5. Marketing via mobile apps will be huge – During 2015 and beyond, marketing and promotional campaigns via mobile apps will no longer be an option for businesses. The user-base is huge, and companies that do not have dedicated mobile marketing plans are going to lag behind their competitors. The total monetary value of mobile advertisements is likely to hover around $13 billion. Paid ads will gradually become more important than organic marketing (search market).
  6. Not all social media apps will be equally popular – The remarkable difference in the fortunes of Facebook and Google Plus apps highlight this. While the former led the way in 2014 with 69% downloads, G+ lagged well behind with a meagre 19% download figure (less than Instagram, Pandora Radio, and even Yahoo Stocks). Among the hundreds of social networking and social media applications launched this year, only a handful will be successful. The onus is on mobile app companies to focus on the quality and usability of their products. If something is viewed as not user-friendly, people will have loads of other options.
  7. Kids’ apps will become even more popular – At present, nearly 85% children in the 6-9 age group have their own tablets. Approximately the same percentage of kids and teens in the 14-18 age range own smartphones as well. Given these figures, it is only to be expected that Android and iPhone/iPad apps for kids would continue to surge in popularity this year. Mobile technology has been accepted worldwide as a vital cog in preliminary education, and the downloads of learning apps would soar.
  8. Well-made and well-promoted apps will always have an initial demand – Surveys conducted by app development companies in the US reveal that, 1 out of every 5 smartphone-users in the country are ‘app install addicts’ (i.e., they try to check out as many new apps as possible). A large chunk of these ‘addicts’ are mobile gamers (both male and female), while there will always be a demand for social networking and parenting apps too. Whether these apps would succeed in the long-run, or bite the dust due to unfavorable reviews, is quite another story though.
  9. Mobile shopping is going to surge – By the end of 2014, 39% of regular shoppers in the United States had started buying stuff via these applications. This year, the trend is going to further gain strength – with the arrival of Apple Pay and the general increase in familiarity with NFC (near field communication) technology helping it along. It has also been seen that that the usage of mobile shopping apps is maximum between 12 noon and 8 pm (i.e., afternoon to late-evening). Developers have to ensure that their apps are not down during this time-span.
  10. Mobile apps are the new best friends of young adults – In particular, the millennials. Nearly 8 out of 10 people in this category spend more than two hours everyday with their smartphones, playing games, reading stories, checking the news, and interacting on social media apps. In the US, 65% of all mobile-owners keep their handset with them at all times. Smartphones are the last thing they check before drifting off to sleep, and the first thing after getting up.
  11. Photo-sharing apps will grow at a rapid clip – Among social messaging apps, Facebook Messenger held a healthy lead in 2014 – but what was remarkable was the upsurge in the popularity of photo-sharing applications. The download count of Pinterest app grew by an impressive 43%, Snapchat witnessed a 57% surge in downloads, and apps like Line, Vine and, of course, WhatsApp were all major movers. This year too, image-sharing and messaging apps will find plenty of takers.
  12. Tablet apps will remain in demand – There have been reports about how tablet sales have tapered off worldwide. While that is partly true, the fact remains that close to 49% of the US population own tablets – and regularly use iPad apps or Android apps on them. The tablet-penetration figure will move towards 51% in 2015, and should be somewhere around 53% by 2018. Smartphones and the new-fangled phablets are squeezing the tablet market, but it is not going away anytime soon.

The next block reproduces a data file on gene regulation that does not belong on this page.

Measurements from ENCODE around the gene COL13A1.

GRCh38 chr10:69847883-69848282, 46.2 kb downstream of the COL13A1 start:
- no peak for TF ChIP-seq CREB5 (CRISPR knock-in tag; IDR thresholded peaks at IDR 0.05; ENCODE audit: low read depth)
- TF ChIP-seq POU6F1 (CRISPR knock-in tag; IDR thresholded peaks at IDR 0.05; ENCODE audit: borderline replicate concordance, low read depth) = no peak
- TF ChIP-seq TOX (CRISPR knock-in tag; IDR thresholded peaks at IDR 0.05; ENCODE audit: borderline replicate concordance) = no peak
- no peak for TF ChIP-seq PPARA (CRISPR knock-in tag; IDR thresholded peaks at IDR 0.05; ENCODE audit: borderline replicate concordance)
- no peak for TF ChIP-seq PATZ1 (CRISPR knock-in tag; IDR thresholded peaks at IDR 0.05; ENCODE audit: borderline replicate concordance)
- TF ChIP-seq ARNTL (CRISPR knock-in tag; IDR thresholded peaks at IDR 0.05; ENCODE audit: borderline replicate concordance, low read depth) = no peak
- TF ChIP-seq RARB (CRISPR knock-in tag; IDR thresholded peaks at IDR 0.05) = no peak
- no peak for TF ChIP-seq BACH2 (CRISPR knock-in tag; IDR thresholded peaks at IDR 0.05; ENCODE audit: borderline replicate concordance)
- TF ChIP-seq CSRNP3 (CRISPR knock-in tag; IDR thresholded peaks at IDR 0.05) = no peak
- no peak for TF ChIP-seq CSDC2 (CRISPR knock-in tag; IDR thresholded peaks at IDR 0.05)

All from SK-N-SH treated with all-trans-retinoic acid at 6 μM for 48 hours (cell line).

13. Apps for Apple Watch will be at the cynosure – Apple fans are talking about it, general tech-enthusiasts are talking about it, and many mobile app companies have already started working on beta versions of Watch apps. WatchKit was officially released in mid-November, and details about the arrival date of the smartwatch would be shared during the eagerly anticipated March 9 event of Apple. Developing apps for Watch will be a new trend among developers in 2015, while using them out will be what every Watch-user will be after. Before the year is out, we will have a fair idea as to whether Apple Watch becomes as big a hit as the Cupertino company is expecting it would be.
  14. Mobile search is all set to become a regular habit – In 2014, 130 million people in the United States used mobile apps to search the World Wide Web. The figure has been projected to move to around 202 million by 2018. Users of mobile search functions is already around 17% higher than the total mobile-Facebook users, and the gap would increase further in future.
  15. Popularity of the Amazon Marketplace will increase – Both the mobile app download list as well as the mobile ad market will still be dominated by Facebook and Google (in that order) – but expect major movement from Amazon. It is already the only retailer app in the list of top 15 applications – and the provision of giving reviews is expected to boost its popularity over the next few quarters. The current share of Amazon in the mobile ad marketplace is a measly 0.57%, but that is likely to change soon.

The mobile app market grew by an unprecedented 76% in 2014 – and early trends suggest the growth will be in a similar range this year as well. While iOS and Android will remain the top two mobile platforms for app developers and users alike, Microsoft is the favorite to retain its No. 3 position, ahead of BlackBerry. It would be fascinating to watch how the global app industry shapes up over the course of the year, and whether we are in for any surprises.